The first generation of OBD systems – known as “OBD1” – was introduced in 1981. Because each vehicle manufacturer developed its own system, there was no standardization among this generation of technology.
As a result, manufacturer-specific OBD I systems required a variety of diagnostic software and hardware. In general, OBD1 vehicles were built through model year 1995.
In search of a better solution, the Environmental Protection Agency () later established standards for improved vehicle diagnostics. The resulting standards — known as “OBD 2,” “Global OBD II” or “Generic OBD 2” – are part of a system the Society of Automotive Engineers (SAE) developed to regulate automotive electronic diagnosis. OBD 2 is required for all vehicles (imported and domestic) sold in the U.S. beginning in 1996 which dictates the use of a common diagnostic link connector and software for monitoring fuel and emission systems. Technicians are able to use the same tool to test any OBD 2 compliant vehicle without special adapters or manufacturer-specific tools which are necessary for OBD1 vehicles.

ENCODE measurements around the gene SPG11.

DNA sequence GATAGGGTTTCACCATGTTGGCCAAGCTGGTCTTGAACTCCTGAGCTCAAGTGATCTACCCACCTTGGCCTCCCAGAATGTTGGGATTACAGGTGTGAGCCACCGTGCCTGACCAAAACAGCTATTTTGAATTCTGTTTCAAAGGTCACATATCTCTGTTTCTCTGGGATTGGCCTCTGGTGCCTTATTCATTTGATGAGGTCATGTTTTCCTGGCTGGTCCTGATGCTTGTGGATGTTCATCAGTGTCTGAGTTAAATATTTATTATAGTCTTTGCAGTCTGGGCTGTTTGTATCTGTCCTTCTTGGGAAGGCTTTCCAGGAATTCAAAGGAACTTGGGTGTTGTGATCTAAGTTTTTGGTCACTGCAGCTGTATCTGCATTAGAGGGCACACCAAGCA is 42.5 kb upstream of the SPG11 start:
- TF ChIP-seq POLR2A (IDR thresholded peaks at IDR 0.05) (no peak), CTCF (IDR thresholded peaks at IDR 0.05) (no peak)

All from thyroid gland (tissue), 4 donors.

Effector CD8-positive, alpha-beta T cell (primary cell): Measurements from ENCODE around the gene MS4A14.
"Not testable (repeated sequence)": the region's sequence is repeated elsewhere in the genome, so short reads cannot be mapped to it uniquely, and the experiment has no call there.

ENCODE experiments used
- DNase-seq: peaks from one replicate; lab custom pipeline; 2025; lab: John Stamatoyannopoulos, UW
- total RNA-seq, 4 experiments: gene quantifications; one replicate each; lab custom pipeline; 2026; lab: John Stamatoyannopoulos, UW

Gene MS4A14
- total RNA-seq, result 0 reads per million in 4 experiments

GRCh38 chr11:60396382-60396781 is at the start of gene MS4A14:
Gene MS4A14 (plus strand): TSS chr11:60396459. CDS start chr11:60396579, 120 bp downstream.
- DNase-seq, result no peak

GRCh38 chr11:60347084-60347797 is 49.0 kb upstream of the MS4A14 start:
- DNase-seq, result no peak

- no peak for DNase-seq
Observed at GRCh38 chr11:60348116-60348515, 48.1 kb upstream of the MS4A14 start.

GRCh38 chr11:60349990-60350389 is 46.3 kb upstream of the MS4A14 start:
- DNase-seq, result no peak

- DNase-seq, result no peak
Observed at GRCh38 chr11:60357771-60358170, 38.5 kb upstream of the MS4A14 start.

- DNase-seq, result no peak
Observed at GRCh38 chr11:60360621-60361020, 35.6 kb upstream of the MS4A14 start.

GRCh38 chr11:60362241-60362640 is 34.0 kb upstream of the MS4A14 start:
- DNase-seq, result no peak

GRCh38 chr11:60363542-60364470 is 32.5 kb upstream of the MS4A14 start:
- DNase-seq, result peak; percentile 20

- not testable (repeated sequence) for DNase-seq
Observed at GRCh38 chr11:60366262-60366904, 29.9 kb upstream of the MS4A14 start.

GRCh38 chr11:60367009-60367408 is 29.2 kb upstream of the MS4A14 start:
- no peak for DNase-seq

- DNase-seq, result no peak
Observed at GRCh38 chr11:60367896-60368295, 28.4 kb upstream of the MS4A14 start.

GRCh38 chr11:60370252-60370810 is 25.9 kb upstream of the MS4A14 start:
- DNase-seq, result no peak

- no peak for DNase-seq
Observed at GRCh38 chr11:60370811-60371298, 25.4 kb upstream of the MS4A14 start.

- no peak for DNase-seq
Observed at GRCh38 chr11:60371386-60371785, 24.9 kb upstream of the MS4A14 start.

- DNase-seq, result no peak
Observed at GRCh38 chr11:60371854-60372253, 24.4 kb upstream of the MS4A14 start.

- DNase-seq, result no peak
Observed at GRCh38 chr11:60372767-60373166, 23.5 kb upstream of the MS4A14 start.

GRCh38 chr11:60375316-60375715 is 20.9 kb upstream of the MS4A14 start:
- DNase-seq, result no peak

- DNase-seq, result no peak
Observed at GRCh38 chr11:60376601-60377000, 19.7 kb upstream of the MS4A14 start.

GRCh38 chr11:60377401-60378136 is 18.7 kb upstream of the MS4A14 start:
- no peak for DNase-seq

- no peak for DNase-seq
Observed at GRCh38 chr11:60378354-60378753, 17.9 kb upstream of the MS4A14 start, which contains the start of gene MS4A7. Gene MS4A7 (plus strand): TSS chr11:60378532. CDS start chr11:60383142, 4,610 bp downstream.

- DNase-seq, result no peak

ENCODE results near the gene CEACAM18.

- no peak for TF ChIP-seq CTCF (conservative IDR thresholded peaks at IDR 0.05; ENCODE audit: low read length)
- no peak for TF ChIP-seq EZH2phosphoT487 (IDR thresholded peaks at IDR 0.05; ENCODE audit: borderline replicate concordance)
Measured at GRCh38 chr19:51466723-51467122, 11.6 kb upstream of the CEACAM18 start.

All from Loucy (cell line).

OBD II systems are more sophisticated than OBD1 – they seek out potential problems sooner and alert the driver to these issues through the “Check” light or Malfunction Indicator Light ( ). By alerting the owner of malfunctions as they occur, repairs can be sought promptly, which results in fewer from the vehicle.